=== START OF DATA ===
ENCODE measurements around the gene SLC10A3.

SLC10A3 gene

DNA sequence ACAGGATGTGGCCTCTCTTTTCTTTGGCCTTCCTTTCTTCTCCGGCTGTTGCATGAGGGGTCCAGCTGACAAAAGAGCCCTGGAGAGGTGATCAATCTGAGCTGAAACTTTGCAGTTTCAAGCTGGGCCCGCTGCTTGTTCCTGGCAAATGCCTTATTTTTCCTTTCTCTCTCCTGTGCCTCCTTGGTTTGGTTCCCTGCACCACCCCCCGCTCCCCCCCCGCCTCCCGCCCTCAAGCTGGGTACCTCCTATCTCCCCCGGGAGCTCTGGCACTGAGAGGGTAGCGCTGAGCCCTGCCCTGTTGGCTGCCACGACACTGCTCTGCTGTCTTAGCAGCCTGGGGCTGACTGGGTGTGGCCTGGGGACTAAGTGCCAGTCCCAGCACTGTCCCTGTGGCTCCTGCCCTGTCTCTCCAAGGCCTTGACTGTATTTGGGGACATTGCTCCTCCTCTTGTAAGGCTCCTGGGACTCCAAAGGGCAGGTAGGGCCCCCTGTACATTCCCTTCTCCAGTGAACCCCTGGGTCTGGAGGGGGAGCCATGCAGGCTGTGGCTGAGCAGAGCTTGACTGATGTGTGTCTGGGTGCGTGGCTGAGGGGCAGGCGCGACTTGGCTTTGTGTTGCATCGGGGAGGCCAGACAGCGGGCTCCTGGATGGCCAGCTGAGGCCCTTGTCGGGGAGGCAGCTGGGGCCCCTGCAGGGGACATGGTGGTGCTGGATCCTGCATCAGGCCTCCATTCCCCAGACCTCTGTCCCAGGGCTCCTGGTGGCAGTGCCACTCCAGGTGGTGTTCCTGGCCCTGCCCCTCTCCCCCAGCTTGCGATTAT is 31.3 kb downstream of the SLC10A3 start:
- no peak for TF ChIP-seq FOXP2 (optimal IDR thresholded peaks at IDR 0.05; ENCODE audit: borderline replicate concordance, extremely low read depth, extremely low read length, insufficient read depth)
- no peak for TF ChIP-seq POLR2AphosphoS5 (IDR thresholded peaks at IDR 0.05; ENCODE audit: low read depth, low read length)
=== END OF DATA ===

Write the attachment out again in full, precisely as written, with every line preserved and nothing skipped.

ENCODE measurements around the gene SLC10A3.

SLC10A3 gene

DNA sequence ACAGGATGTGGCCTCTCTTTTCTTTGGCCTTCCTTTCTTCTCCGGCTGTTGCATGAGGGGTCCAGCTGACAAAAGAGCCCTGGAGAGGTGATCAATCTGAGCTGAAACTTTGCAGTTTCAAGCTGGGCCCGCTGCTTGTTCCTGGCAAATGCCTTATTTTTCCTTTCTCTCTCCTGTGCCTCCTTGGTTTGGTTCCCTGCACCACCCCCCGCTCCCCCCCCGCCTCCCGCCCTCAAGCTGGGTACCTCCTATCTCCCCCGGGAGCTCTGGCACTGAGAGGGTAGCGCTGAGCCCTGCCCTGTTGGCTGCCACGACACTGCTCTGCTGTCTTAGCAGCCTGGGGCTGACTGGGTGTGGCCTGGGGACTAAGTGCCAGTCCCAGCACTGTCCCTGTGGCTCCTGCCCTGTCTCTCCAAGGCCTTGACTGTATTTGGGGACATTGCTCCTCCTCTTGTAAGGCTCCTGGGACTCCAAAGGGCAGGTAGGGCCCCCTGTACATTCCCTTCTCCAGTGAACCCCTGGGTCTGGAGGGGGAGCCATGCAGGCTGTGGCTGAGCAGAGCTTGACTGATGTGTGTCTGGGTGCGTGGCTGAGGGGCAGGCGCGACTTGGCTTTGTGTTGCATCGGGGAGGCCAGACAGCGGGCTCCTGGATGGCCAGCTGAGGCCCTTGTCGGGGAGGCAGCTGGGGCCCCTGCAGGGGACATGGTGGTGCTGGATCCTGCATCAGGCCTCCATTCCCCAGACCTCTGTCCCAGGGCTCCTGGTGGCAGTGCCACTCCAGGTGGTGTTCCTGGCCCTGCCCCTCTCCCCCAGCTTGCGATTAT is 31.3 kb downstream of the SLC10A3 start:
- no peak for TF ChIP-seq FOXP2 (optimal IDR thresholded peaks at IDR 0.05; ENCODE audit: borderline replicate concordance, extremely low read depth, extremely low read length, insufficient read depth)
- no peak for TF ChIP-seq POLR2AphosphoS5 (IDR thresholded peaks at IDR 0.05; ENCODE audit: low read depth, low read length)